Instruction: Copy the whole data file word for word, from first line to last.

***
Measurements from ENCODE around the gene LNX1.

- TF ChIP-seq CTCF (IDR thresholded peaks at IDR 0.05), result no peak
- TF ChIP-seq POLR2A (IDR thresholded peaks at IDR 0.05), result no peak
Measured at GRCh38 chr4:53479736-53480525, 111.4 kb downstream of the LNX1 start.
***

Measurements from ENCODE around the gene LNX1.

- TF ChIP-seq CTCF (IDR thresholded peaks at IDR 0.05), result no peak
- TF ChIP-seq POLR2A (IDR thresholded peaks at IDR 0.05), result no peak
Measured at GRCh38 chr4:53479736-53480525, 111.4 kb downstream of the LNX1 start.